School of Education


Doctor of Education in Educational Leadership (EdD)


Kevin White


Teacher Migration, teacher attrition, teacher turnover, Title I schools, teacher retention


Education | Educational Leadership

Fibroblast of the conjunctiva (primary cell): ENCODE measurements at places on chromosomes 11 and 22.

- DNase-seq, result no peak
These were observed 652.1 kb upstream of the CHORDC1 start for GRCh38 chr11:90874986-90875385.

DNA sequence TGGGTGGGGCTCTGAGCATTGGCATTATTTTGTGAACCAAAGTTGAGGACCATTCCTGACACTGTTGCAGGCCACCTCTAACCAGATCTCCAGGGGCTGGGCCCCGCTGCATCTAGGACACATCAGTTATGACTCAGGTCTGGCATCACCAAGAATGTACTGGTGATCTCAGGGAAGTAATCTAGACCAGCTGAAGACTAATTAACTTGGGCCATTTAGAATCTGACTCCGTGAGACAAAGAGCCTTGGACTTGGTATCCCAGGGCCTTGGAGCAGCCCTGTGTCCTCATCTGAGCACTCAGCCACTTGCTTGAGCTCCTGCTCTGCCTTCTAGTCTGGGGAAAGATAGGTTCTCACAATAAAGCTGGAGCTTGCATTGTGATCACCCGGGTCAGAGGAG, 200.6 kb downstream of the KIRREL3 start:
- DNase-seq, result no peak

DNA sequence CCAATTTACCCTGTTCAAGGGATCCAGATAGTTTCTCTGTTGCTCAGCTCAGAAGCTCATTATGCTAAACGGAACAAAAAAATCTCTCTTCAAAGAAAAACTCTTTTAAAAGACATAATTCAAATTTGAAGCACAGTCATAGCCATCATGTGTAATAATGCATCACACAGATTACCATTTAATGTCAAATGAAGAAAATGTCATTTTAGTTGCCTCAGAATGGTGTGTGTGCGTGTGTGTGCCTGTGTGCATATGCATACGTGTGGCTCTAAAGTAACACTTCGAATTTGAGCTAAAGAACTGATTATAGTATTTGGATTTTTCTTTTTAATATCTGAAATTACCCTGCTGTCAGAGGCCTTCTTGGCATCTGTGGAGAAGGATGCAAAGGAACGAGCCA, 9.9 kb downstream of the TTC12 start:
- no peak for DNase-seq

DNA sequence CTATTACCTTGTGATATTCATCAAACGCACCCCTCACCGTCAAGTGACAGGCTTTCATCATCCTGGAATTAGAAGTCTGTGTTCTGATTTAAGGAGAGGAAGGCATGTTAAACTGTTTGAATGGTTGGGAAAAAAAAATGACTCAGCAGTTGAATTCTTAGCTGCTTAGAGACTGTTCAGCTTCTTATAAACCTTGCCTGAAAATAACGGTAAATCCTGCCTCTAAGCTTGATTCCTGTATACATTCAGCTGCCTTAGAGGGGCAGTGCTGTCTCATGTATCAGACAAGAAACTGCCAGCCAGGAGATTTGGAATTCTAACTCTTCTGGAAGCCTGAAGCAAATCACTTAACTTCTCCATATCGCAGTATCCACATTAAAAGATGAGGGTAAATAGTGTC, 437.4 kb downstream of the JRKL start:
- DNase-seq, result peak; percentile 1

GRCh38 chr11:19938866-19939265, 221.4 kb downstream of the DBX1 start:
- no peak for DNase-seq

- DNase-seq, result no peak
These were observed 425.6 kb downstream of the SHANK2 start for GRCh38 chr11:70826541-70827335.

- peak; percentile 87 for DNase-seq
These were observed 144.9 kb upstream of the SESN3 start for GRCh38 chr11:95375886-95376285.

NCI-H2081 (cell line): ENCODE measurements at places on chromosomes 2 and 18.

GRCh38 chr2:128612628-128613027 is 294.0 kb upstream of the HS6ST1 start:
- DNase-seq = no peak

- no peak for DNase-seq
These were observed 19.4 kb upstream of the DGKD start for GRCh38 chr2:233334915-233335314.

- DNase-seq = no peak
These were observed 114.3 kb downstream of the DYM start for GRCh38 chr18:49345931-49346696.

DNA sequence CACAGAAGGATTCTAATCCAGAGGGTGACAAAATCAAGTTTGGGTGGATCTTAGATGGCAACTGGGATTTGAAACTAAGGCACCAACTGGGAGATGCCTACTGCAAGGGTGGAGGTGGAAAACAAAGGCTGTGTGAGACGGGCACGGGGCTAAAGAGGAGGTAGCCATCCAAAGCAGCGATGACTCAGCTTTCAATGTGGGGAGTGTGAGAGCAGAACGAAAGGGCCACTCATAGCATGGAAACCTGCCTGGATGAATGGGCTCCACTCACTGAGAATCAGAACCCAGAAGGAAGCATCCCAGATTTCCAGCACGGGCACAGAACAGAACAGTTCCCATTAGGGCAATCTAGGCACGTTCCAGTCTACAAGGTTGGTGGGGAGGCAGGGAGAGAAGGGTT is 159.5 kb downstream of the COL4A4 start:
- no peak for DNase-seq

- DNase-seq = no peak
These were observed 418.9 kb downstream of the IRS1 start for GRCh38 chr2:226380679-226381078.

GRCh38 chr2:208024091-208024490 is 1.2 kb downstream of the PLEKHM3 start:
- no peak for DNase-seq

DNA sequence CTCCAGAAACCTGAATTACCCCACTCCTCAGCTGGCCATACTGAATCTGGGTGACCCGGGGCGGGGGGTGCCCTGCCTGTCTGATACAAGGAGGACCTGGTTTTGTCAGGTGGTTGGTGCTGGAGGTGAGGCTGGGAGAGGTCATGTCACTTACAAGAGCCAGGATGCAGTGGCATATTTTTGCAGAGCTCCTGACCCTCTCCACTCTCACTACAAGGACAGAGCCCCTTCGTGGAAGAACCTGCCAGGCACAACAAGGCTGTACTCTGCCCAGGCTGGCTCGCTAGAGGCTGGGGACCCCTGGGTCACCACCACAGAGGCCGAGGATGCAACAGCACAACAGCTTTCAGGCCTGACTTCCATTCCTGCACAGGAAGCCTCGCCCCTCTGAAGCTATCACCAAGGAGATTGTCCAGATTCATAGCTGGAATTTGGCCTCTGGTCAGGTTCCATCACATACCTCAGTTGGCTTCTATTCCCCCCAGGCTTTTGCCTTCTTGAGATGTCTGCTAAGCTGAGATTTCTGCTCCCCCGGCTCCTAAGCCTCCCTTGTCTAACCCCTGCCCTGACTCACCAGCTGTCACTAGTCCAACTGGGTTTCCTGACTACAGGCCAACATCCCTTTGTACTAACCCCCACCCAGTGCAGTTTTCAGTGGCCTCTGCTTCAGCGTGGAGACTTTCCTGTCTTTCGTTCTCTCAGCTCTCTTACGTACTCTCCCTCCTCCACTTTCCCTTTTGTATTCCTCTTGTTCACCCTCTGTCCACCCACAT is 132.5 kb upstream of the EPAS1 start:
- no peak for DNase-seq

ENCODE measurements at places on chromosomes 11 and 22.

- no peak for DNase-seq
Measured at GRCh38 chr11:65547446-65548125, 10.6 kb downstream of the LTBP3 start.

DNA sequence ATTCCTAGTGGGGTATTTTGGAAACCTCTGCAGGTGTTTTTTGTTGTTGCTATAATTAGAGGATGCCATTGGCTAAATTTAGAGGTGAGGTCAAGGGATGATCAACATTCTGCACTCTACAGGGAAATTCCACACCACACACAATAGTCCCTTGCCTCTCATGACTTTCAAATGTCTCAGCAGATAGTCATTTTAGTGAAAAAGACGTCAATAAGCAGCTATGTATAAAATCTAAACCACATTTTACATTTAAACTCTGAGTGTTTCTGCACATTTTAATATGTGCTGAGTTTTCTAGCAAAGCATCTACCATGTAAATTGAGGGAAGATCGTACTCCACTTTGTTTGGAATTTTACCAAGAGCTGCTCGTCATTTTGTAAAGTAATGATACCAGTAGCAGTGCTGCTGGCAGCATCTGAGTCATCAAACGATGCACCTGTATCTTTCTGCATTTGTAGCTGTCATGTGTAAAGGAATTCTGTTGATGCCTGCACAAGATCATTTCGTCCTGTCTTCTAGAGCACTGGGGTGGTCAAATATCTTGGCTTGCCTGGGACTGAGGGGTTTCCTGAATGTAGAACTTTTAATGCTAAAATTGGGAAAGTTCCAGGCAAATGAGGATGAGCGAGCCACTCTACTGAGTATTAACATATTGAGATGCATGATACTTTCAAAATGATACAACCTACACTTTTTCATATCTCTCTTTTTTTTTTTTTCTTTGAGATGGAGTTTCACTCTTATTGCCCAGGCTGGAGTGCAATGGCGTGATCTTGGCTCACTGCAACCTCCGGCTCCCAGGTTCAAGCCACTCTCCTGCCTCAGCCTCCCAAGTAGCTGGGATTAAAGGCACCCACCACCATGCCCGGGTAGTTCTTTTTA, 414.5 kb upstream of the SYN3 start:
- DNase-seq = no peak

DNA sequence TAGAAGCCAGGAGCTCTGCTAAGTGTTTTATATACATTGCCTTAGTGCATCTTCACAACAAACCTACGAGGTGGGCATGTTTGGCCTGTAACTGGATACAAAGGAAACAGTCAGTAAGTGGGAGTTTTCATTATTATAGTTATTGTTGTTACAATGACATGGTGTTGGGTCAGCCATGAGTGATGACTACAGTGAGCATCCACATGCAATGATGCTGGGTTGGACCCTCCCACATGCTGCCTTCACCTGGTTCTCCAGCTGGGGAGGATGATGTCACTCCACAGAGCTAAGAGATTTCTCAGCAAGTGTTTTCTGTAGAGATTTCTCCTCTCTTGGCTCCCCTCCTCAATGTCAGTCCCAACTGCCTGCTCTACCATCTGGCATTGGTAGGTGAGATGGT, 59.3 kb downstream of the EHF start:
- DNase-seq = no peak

Teacher migration is a fundamental challenge facing many school districts in the United States (Djonko-Moore, 2016). School leaders in Title I schools, which predominately serve minority and low-income students, expressed difficulties retaining teachers who were opting to transfer to lateral positions in non-Title I schools (Whipp & Geronime, 2017). The purpose of this transcendental phenomenological research study was to identify intrinsic and extrinsic factors that led to teachers’ lateral migration from a Title I to a non-title I school. In order to highlight participants’ rationales, the principal researcher posed the following research questions: What were teachers’ perceptions of the organizational characteristics that impacted their decisions to migrate; how did student behavior and parental involvement impact teachers’ decisions to migrate; and how can Title I schools decrease teacher migration? Maslow’s (1943) theory of hierarchy of needs and Herzberg’s (1959) two-factor theory provided the framework for this study, which included qualitative data from 13 former Title I teachers in a large, suburban, public school district located in the southern part of the United States. This study found that interpersonal relationships, school environment, and leadership skills were the main factors that led to teacher migration. The commonly described factors that teachers shared in this study were job satisfaction, teacher autonomy, workload and its related stress, parental involvement, student disciplinary methods, unsupportive leaders and targeting teachers.